Frenetic, dynamic, food-mad Taipei is a manic metropolis with much to see, much to do and much to eat. Read on as we break down the Taiwanese capital in ten stops.
The former titan of world skyscrapers is the most dominant landmark in Taipei. Though Burj Khalifa now dwarfs Taipei 101 by a mile, what sets the Taiwan wonder apart is careful focus on aesthetic details: numerology, cultural symbolism, feng shui precepts, nods to Buddhism and traditional folklore all highlight the extraordinary typhoon and earthquake-proof tower.
National Dr. Sun Yat-sen Memorial Hall
The memorial to the “Father of the Nation” is as much a community center, library and exhibition hall as it is a tribute to a revolutionary, political leader and first provisional president of the Republic of China.
Tea in Taiwan is a singular blend of Chinese customs, primarily of course, but Japanese and Western customs as well. The result, from field to tearoom, is magical. Hotels in Taipei offer some of the best afternoon tea services in Taiwan. Particular hotels to keep in mind include the The Ambassador Hotel Taipei and legendary The Grand Hotel Taipei. Both transform high tea into an artform.
Yangmingshan National Park
Though Taiwan is home to just seven national parks, they evince some of the most spectacular scenery in East Asia. Yangmingshan is easily accessible from metro Taipei and unfurls hot springs, cherry blossoms, scenic hiking trails and awesome Qixing Mountain. Just watch out for the venomous snakes.
Taipei Botanical Garden
Taipei’s colourful Botanical Garden doesn’t get nearly the respect it deserves, most notably from locals who seem to take it for granted (which pretty much mirrors the experience of most urban botanical gardens). Nevertheless, we love the 15 hectare space, which includes over 1500 plant species.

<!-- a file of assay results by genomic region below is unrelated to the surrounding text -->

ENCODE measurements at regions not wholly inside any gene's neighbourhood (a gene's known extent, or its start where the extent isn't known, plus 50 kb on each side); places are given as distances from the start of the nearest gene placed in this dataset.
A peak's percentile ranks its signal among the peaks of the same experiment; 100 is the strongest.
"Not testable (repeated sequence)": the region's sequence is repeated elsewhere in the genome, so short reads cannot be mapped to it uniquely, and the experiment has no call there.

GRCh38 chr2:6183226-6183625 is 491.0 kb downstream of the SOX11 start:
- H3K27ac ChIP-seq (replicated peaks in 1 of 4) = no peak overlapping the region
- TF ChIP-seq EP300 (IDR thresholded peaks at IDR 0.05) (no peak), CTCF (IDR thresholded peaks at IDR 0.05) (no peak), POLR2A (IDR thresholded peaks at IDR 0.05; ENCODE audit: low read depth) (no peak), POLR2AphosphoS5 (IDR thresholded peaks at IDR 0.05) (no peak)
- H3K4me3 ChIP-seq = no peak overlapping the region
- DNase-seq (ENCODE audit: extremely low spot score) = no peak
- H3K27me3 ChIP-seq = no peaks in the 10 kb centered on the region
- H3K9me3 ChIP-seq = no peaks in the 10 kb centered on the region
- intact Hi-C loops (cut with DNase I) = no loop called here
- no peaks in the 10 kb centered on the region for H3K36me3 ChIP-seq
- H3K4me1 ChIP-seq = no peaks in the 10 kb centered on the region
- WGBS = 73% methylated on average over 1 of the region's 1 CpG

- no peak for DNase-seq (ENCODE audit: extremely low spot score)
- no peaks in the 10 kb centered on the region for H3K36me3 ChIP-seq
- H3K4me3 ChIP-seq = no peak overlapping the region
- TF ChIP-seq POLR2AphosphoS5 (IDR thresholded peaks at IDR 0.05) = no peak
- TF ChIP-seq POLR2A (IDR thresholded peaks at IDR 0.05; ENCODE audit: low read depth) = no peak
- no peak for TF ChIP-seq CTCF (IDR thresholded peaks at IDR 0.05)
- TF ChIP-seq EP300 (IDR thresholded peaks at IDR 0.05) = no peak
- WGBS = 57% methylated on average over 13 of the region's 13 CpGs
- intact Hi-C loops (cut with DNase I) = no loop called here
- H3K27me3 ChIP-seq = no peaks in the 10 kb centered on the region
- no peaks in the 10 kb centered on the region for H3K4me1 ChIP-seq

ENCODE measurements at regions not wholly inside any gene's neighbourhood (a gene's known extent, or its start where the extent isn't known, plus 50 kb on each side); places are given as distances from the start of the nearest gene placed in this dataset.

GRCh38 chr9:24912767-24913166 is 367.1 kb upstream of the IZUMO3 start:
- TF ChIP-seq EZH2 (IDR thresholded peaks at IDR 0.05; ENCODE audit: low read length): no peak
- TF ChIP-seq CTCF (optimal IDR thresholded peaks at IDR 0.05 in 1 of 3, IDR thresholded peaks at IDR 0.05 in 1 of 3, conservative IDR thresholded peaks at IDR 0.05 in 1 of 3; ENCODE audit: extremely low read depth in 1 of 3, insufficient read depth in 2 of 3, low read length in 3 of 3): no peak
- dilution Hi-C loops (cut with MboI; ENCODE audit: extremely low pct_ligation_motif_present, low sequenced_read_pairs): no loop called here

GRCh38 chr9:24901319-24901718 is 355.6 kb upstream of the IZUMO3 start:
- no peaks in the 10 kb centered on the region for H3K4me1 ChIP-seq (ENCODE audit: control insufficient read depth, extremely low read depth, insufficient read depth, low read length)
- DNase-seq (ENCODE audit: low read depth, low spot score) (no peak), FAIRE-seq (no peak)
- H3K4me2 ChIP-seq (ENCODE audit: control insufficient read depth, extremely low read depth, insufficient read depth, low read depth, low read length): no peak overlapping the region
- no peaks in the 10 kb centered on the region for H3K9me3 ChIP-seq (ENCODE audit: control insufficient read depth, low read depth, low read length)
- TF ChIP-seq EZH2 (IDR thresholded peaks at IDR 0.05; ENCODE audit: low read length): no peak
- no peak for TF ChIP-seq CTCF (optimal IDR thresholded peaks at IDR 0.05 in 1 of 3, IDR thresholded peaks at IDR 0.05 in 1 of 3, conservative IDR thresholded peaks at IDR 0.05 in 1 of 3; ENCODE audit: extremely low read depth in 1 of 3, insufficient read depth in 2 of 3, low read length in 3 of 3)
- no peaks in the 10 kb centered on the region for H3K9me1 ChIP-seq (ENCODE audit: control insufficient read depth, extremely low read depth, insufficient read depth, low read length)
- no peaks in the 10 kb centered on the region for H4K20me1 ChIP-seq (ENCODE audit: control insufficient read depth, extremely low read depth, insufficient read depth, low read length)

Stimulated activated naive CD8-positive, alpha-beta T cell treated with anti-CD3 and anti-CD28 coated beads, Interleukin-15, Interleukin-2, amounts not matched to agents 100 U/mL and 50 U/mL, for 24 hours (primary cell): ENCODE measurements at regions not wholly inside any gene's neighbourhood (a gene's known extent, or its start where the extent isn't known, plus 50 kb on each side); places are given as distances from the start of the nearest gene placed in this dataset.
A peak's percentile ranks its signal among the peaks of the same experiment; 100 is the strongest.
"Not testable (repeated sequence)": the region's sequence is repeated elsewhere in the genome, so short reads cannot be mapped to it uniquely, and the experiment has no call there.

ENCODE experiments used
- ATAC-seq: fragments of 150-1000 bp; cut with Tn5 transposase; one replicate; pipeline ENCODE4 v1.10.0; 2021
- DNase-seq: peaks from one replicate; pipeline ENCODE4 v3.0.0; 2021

A trailblazing museum of contemporary art, MoCa Taipei has been a cultural stalwart since 2001. Ample space is set aside for both local and international envelope-pushers of the avant-garde.
Shung Ye Museum of Formosan Aborigines
The Shung Ye Museum of Formosan Aborigines celebrates the comprehensive and impressive legacy of Taiwan’s native peoples. Indigenous textiles, tools, ritual artifacts and weaponry highlight just some of the eclectic exhibits on display.
Shilin Night Market
For an unforgettable Taipei experience, meander through Shilin Night Market, aimlessley and with an open heart and mind. The city icon is a bona fide feast for the senses and a hive of activity until well past midnight. A street food mecca for global epicures, the market is one of many in the city that serves the rapacious populace at large.
National Taiwan Museum
A Baroque and Renaissance treasure, the National Taiwan Museum stands in stark contrast to ultra-modern Taipei. The important museum dates back to the late 19th century, the era of colonial Japan, and offers superb exhibits on anthropology, botany and zoology. A terrific primer on Taiwan as a whole.
National Palace Museum
Ancient art and priceless relics sprawl over one of the most vital Chinese heritage museums on the planet. The National Palace Museum covers 8,000 years of history and is a twin, of sorts, to the Forbidden City Palace Museum in Beijing.